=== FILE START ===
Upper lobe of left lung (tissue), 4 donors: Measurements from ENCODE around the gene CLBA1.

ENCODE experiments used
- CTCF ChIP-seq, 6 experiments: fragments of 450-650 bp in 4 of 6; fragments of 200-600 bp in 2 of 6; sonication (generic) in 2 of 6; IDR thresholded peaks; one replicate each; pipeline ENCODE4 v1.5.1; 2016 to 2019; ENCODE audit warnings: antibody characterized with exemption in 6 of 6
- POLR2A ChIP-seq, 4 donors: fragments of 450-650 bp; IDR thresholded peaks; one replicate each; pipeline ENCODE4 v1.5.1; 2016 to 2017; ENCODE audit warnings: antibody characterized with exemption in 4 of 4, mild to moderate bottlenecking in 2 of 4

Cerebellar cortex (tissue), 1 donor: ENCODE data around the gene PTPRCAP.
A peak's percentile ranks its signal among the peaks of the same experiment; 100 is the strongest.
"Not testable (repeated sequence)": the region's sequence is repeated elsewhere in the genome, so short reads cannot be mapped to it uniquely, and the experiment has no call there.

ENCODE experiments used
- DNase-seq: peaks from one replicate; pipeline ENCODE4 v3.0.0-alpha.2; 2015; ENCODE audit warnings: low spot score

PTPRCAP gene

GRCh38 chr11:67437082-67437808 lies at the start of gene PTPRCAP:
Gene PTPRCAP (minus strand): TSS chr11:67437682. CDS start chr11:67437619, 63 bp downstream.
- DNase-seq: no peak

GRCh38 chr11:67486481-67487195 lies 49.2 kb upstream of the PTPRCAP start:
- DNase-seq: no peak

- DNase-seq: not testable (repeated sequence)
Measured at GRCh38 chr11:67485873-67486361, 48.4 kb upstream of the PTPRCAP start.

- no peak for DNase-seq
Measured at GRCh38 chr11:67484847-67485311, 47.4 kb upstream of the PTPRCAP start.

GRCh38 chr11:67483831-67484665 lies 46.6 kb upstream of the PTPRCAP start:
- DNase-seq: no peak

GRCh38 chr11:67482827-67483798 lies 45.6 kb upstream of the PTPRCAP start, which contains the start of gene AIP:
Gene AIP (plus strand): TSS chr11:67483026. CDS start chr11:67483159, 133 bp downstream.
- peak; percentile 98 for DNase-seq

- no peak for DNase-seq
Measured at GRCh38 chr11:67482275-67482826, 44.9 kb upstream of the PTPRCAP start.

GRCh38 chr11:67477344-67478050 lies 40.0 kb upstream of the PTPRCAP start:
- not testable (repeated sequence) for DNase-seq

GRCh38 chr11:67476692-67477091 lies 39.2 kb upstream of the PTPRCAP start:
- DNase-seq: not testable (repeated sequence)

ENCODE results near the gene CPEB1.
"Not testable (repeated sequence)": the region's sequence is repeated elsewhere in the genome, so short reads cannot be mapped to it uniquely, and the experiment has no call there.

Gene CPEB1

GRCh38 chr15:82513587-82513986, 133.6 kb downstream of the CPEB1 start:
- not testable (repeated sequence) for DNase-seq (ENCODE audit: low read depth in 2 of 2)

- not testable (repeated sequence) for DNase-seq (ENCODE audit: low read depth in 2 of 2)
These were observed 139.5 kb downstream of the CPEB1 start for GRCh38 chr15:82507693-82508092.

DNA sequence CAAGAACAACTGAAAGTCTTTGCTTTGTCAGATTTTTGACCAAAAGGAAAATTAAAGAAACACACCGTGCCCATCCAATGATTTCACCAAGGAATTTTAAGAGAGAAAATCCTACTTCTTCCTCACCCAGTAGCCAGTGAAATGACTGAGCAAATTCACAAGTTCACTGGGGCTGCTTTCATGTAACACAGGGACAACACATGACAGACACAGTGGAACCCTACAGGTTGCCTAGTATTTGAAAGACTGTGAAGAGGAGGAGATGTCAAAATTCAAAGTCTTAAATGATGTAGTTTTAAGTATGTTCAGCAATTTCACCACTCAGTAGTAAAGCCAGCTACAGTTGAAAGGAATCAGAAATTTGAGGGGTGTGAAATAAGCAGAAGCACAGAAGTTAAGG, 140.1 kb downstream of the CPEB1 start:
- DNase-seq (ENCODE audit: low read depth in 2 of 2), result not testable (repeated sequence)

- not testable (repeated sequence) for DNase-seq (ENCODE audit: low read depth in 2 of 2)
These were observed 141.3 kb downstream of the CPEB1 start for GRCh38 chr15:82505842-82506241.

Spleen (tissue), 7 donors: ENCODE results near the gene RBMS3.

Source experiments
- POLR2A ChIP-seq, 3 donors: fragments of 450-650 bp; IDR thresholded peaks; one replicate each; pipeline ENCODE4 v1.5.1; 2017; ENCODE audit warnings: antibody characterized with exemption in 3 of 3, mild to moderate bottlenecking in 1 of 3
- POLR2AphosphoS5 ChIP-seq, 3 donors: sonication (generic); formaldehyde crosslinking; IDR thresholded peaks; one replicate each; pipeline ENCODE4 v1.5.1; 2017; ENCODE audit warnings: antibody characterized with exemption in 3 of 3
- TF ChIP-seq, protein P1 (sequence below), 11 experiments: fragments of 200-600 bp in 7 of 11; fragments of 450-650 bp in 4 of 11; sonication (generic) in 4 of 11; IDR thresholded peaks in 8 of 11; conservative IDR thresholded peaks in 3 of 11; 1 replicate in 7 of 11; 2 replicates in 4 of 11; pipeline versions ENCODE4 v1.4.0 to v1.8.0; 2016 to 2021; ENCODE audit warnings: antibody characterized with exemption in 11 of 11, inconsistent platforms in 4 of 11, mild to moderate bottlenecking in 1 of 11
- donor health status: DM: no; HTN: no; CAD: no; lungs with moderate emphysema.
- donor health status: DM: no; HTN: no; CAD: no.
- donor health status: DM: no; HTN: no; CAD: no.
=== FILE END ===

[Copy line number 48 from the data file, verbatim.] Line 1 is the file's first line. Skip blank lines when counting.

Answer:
- donor health status: DM: no; HTN: no; CAD: no.